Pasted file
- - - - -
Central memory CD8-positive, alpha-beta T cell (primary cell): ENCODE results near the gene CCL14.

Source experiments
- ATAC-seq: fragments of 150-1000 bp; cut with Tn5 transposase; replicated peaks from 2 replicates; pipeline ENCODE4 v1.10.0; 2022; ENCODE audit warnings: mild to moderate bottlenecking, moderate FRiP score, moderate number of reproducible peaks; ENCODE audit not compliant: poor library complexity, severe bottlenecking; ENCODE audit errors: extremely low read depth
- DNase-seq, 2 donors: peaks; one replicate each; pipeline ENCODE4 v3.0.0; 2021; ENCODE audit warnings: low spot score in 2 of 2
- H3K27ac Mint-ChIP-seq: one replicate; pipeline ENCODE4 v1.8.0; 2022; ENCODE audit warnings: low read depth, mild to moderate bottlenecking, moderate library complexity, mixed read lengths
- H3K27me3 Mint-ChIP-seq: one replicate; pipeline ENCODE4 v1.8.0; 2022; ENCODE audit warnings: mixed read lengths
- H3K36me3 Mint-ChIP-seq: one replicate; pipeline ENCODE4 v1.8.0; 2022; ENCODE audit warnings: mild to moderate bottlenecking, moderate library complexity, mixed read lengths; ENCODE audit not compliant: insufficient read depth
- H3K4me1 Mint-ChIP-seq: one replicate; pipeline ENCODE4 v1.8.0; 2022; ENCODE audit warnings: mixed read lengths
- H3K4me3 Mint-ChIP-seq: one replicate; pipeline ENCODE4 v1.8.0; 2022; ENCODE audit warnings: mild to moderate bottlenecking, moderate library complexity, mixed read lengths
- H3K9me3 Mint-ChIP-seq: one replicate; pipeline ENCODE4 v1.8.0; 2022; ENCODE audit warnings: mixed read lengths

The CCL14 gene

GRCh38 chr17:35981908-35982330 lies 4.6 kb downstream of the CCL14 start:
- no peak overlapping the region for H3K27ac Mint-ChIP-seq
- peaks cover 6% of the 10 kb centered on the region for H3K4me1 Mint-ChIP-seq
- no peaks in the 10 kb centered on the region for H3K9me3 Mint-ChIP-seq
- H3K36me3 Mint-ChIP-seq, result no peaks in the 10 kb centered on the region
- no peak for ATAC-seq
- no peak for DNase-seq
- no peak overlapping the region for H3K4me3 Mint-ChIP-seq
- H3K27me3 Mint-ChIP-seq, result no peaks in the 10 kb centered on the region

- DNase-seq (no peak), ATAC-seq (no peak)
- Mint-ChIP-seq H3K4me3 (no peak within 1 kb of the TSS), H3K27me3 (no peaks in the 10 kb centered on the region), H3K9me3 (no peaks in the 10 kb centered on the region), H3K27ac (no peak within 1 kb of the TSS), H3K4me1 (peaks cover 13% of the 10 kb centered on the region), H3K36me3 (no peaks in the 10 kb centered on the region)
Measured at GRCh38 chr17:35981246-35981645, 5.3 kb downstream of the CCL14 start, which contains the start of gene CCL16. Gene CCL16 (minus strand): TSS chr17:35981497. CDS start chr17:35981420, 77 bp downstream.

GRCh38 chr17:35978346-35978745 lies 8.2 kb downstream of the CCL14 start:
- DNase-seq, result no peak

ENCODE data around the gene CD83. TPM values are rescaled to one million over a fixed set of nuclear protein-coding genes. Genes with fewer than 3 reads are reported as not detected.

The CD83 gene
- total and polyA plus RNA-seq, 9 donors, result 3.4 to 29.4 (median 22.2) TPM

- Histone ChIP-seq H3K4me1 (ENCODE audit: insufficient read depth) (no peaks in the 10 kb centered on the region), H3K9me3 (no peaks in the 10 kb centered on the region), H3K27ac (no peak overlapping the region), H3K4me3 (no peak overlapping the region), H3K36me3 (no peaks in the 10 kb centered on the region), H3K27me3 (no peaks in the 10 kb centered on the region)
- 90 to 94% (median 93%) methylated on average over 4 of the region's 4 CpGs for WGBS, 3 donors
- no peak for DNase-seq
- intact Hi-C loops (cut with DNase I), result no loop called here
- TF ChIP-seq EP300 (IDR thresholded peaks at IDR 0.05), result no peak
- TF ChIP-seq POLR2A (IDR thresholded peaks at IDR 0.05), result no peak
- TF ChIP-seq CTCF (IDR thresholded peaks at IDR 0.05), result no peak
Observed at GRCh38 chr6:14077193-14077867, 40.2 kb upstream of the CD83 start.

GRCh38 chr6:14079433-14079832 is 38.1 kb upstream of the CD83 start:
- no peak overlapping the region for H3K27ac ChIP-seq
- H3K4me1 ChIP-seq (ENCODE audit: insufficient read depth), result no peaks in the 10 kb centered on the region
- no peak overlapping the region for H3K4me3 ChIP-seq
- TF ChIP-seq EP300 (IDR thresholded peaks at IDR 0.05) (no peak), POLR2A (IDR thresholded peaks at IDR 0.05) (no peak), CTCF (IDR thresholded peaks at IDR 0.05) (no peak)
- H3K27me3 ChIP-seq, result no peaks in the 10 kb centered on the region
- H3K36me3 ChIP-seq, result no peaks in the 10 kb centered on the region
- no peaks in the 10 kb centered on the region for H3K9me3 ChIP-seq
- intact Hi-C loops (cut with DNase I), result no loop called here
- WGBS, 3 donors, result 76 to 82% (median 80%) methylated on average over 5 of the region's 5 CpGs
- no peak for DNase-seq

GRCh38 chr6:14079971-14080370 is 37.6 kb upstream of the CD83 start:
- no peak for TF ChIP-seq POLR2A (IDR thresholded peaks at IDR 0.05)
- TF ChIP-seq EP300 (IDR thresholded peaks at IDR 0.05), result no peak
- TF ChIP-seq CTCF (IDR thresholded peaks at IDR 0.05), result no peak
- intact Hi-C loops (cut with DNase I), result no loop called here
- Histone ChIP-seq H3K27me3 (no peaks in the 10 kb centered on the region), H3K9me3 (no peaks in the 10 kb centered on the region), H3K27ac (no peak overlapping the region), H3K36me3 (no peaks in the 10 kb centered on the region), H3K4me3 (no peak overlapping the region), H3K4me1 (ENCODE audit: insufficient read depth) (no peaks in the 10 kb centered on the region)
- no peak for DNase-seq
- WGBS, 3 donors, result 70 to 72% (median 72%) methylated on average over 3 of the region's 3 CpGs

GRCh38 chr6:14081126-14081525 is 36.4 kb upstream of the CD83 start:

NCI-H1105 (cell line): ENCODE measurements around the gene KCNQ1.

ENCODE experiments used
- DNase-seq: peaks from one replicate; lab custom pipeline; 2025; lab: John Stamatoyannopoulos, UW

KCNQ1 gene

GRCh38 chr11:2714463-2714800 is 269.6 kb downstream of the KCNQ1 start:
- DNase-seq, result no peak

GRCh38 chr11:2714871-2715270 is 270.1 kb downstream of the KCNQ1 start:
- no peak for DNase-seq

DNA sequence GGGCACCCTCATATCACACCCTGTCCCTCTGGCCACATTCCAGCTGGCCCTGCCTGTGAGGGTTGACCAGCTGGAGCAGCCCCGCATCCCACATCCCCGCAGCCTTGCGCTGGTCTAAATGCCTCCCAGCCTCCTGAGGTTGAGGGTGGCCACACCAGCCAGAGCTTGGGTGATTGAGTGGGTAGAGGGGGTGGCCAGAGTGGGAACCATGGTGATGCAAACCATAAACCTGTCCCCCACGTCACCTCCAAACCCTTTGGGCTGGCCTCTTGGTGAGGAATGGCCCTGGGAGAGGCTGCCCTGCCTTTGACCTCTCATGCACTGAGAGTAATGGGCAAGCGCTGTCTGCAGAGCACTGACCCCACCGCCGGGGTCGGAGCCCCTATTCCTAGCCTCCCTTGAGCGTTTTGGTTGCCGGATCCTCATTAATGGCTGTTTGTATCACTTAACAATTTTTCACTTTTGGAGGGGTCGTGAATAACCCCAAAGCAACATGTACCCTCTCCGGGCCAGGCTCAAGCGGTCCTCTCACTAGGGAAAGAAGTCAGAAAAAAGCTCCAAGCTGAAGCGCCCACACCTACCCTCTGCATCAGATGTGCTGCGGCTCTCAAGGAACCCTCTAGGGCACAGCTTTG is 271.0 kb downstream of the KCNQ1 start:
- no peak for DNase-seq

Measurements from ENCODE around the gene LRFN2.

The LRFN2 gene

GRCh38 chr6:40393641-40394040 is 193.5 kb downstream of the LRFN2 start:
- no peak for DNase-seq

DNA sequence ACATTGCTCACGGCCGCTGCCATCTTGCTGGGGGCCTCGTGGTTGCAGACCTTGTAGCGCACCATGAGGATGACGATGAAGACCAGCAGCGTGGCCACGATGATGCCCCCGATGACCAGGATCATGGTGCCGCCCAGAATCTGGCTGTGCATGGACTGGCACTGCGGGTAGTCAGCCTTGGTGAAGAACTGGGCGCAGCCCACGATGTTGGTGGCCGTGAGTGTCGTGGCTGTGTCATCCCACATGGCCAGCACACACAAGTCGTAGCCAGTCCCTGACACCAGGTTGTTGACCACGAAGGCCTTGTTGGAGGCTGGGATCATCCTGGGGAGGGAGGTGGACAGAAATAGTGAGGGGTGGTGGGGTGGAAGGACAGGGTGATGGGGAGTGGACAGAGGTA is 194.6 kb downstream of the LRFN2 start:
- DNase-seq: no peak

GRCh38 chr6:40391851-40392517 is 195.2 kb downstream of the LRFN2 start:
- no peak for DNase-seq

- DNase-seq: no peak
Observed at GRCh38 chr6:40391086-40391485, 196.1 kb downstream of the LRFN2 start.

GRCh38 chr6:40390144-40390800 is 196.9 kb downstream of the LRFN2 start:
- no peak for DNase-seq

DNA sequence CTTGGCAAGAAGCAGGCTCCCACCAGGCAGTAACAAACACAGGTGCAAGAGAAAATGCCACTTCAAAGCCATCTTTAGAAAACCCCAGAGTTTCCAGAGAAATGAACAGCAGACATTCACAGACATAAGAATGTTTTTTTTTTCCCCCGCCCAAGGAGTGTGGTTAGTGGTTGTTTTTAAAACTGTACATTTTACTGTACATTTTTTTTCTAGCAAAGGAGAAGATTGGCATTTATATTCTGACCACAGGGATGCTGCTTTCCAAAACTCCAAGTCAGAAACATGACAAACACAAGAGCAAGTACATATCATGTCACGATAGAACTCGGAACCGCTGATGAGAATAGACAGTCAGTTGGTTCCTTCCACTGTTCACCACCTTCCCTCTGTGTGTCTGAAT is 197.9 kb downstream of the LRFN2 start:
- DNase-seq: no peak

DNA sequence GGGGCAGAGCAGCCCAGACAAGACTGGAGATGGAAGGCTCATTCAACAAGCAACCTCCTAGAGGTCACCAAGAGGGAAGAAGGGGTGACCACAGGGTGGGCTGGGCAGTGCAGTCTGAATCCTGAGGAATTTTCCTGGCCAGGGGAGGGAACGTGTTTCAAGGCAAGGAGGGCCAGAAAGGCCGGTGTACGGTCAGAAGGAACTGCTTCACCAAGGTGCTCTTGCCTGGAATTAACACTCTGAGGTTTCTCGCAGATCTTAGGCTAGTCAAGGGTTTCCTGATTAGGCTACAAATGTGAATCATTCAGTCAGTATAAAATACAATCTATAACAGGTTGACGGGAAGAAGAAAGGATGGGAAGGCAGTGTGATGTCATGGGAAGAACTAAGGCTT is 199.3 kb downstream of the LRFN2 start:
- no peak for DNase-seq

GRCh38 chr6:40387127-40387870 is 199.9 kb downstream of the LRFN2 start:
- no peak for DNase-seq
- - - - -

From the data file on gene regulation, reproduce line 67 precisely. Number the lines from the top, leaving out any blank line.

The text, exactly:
Measurements from ENCODE around the gene LRFN2.